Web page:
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Smoking Statistics

[5 Jun 2012 | No Comments | | Author: ]
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For the most part smokers learn early in their habit to put up a wall of denial between smoking and the reality of the damages that happens to the body with every cigarette that is smoked. Eventually, most people find that they are fearful or highly anxious about the consequences of long-term cigarette smoking.

In the old days it was considered cool to smoke. Television carried commercials about Marlboro Man and movies featured actors and actresses smoke long cigarettes and spoke dramatically. But today many of the research studies show that life-threatening illnesses and diseases can be significantly linked and contributed to the tobacco, nicotine and over 2000 other chemicals which are known to be part of a cigarette. And, while individuals may know of some of these hazardous effects, it is also known that the addiction to nicotine is comparable to heroin so it isn’t such an easy habit to break.

The smoking habit is attached to not only the physical addiction of nicotine but also the emotional and psychological addiction that comes with the hand to mouth actions and the immediate oral gratification. Inside of each cigarette are carcinogenic chemicals which are known to cause cancer, toxic metals such as arsenic and cadmium and poisonous chemicals such as carbon monoxide, acetone and ammonia.

Lung cancer is the leading cause of death in men and women, 90% of which are caused by smoking in men and 80% in women. Men who smoke are 23 times more likely to get lung cancer and smoking causes 87% of all lung cancer deaths. Although the statistics slightly differ from resource to resource researchers estimate that there are between 2000 and 4000 chemicals in cigarette smoke and between 20 and 40 known carcinogens.

Smoking increases the risk of pancreatic, kidney, bladder and cervical cancers as well. And, interestingly, the longer in individual smokes, the higher the increase risk of cancer. Unfortunately, it isn’t only the direct smokers who suffer from these consequences but also individuals who are exposed to secondhand smoke. Secondhand smoke is estimated to cause 3000 lung cancer deaths each year in America. Physicians estimate that by reducing smoking individuals could prevent over 30,000 cases of oral and pharyngeal cancers and approximately 7500 deaths.

Researchers have linked smoking to levels of education. It is highest among people who have between nine and 11 years of education and lowest among people who have 16 or more years of education. In other words, those who have graduated from high school and gone on to college have a lower risk of smoking than those who have dropped out of high school. Smoking is also higher among individuals living below the poverty level than those who are leaving at or above the poverty level.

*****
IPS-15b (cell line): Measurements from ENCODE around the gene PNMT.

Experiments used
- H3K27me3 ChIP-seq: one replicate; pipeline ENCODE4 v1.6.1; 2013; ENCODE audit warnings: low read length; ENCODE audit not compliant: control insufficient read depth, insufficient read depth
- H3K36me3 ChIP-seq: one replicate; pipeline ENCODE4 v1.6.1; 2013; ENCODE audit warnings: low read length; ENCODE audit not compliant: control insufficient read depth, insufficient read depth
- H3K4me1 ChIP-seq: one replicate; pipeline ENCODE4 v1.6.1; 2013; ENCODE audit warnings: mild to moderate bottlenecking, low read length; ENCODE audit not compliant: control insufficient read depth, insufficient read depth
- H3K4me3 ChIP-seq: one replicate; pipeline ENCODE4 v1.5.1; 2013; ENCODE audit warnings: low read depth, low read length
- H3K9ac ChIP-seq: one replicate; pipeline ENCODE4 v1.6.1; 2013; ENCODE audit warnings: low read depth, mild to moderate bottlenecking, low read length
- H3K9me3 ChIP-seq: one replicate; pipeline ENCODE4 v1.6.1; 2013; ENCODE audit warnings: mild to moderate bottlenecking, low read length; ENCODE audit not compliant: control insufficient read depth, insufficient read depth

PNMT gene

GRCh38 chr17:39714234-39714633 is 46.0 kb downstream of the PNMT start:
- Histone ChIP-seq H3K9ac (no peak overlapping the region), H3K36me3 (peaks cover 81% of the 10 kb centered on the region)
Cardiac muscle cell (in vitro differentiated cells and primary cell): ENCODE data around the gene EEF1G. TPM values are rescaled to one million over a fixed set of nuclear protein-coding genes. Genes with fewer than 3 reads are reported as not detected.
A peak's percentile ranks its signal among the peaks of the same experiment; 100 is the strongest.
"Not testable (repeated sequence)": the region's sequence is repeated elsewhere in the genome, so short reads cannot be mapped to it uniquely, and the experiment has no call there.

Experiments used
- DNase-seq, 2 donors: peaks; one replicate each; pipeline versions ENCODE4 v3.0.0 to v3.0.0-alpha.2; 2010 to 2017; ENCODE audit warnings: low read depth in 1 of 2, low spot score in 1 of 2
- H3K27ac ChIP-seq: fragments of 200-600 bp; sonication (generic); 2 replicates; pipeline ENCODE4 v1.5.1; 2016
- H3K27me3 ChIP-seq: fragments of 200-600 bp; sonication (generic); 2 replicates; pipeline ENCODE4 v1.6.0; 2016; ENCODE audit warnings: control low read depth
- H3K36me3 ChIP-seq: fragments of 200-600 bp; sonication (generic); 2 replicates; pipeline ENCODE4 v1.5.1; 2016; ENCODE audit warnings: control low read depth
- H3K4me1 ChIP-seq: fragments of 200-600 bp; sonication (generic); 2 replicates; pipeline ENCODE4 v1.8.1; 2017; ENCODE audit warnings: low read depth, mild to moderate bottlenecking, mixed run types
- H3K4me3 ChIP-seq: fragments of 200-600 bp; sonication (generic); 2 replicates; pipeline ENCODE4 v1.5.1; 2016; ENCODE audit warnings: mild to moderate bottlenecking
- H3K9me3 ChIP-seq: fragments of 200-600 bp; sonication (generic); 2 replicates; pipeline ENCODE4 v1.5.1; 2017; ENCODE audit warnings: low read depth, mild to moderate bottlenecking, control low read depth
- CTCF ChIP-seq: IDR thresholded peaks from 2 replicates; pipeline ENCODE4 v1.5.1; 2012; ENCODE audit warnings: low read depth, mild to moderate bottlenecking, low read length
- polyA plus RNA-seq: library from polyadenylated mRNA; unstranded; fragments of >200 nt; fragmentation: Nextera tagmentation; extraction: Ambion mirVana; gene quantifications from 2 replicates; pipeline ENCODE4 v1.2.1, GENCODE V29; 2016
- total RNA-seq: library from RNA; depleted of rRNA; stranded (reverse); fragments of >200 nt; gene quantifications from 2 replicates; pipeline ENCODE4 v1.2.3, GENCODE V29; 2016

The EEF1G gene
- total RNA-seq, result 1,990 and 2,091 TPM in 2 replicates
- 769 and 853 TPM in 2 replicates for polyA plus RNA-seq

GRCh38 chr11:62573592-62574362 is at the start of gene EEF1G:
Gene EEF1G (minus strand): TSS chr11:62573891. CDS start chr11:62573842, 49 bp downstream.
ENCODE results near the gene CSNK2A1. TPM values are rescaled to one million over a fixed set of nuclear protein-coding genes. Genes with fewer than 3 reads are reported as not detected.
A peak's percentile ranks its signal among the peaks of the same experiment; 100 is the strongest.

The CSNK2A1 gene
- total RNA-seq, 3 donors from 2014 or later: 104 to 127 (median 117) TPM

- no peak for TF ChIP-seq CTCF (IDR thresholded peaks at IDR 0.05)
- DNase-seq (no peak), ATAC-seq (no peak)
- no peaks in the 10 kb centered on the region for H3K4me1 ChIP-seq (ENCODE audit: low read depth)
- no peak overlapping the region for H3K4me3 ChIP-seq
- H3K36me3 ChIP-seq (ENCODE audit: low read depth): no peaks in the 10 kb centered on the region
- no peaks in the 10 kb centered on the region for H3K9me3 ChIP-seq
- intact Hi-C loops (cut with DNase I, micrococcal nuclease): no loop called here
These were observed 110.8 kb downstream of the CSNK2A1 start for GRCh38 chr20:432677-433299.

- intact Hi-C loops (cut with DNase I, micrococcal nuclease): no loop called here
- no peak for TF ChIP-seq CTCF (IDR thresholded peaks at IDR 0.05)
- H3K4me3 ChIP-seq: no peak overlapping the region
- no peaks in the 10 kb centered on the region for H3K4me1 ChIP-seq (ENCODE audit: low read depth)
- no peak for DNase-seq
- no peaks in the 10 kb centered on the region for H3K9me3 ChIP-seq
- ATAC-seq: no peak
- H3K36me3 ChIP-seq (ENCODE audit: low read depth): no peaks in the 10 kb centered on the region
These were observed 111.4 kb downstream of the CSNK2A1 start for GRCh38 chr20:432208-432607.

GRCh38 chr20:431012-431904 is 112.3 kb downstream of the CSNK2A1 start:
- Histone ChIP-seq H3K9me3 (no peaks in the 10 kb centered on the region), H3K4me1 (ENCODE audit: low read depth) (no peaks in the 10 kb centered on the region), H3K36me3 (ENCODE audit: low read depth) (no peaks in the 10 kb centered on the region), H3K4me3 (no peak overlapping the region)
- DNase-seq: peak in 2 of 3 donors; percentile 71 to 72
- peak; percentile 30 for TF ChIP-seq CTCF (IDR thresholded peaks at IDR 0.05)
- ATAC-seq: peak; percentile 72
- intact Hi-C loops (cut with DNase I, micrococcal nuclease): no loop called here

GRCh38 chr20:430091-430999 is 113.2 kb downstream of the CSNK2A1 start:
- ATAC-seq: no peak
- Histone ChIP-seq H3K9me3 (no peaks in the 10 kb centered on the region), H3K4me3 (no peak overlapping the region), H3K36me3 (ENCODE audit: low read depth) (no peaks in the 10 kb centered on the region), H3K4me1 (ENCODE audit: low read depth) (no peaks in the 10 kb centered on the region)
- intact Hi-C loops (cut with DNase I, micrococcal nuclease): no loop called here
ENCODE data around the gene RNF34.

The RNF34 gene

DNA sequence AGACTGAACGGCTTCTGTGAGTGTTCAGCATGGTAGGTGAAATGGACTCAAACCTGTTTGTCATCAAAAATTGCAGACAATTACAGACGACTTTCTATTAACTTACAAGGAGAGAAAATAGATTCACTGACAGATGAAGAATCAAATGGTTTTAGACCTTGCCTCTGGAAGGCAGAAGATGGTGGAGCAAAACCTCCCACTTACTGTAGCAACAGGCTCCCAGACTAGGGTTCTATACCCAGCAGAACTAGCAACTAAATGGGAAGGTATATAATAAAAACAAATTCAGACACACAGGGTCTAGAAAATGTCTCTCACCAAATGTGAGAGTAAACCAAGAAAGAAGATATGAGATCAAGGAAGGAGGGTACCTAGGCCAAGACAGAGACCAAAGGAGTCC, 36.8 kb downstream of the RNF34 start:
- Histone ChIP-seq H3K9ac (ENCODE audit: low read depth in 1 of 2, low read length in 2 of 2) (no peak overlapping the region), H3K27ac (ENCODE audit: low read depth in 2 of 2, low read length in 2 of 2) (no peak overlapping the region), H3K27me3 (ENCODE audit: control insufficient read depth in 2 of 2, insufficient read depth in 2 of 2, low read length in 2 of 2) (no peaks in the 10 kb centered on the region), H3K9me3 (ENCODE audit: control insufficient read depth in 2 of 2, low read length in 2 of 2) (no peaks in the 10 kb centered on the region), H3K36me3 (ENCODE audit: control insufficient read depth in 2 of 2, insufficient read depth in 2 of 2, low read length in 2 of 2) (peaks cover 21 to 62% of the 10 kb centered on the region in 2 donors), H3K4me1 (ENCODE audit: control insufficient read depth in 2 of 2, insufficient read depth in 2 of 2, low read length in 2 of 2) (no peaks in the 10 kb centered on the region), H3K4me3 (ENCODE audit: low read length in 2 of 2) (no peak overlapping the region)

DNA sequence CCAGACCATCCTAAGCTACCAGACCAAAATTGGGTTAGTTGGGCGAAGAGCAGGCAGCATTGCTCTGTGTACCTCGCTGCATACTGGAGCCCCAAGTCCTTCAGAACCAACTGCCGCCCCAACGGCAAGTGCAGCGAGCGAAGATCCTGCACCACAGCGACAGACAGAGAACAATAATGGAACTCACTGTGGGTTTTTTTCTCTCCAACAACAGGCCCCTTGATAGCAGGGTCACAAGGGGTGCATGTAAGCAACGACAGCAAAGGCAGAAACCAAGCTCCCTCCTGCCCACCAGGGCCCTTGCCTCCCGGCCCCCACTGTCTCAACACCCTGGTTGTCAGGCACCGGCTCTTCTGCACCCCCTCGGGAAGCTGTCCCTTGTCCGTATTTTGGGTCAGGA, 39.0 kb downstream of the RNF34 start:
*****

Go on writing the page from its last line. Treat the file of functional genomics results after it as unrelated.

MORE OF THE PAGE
Smoking is not only a smelly habit but also a strong addiction. Nearly 70% of current adult smokers say they would like to quit completely and an estimated 17.3 million have stopped smoking for at least one day. Manufacturers report there are about 15 billion cigarettes sold every single day or approximately 10 million cigarettes sold every minute.

The bottom line for statistics which reflects illness and injury from tobacco smoke is that every eight seconds someone dies as a result of the use of tobacco. This translates to approximately 5 million deaths on an annual basis, not all of which are related to cancer.

The number of individuals who are smoking in the world today is actually on the rise. While the number, or percentage, of individuals who have smoked in the past 30 years within the United States is on the decline, worldwide numbers are significantly different. It is estimated that there are 1.1 billion smokers in the world today and if current trends continue that number is expected to increase to 1.6 billion by the year 2025.

Another side effect of smoking is the environment. Even though the ends of cigarette filters look a lot like white cotton they are actually made of very thin pieces of plastic called cellulose acetate. This cellulose acetate takes between 18 months and 10 years to decompose into the soil. It is estimated that trillions of filters that are filled with toxic chemicals inhaled from the cigarette make their way into the environment as discarded waste on an annual basis.

In order to give a cigarette smoker his nicotine high there must be large amounts placed into the cigarettes. In fact there is enough nicotine in four or five cigarettes to kill the average adult if the cigarettes are ingested whole. Most smokers take in only one or 2 mg per cigarette because the remainder is burned off or caught in the filter.

Cigarettes, pipes and chewing tobacco all have enslaved millions of people across the world and expose them to a host of chronic and debilitating diseases and illnesses. Unfortunately, many of these illnesses will result in death. This habit which once was revered and used by “cool” people is now known to create pain and suffering in the lives of millions of people every year.

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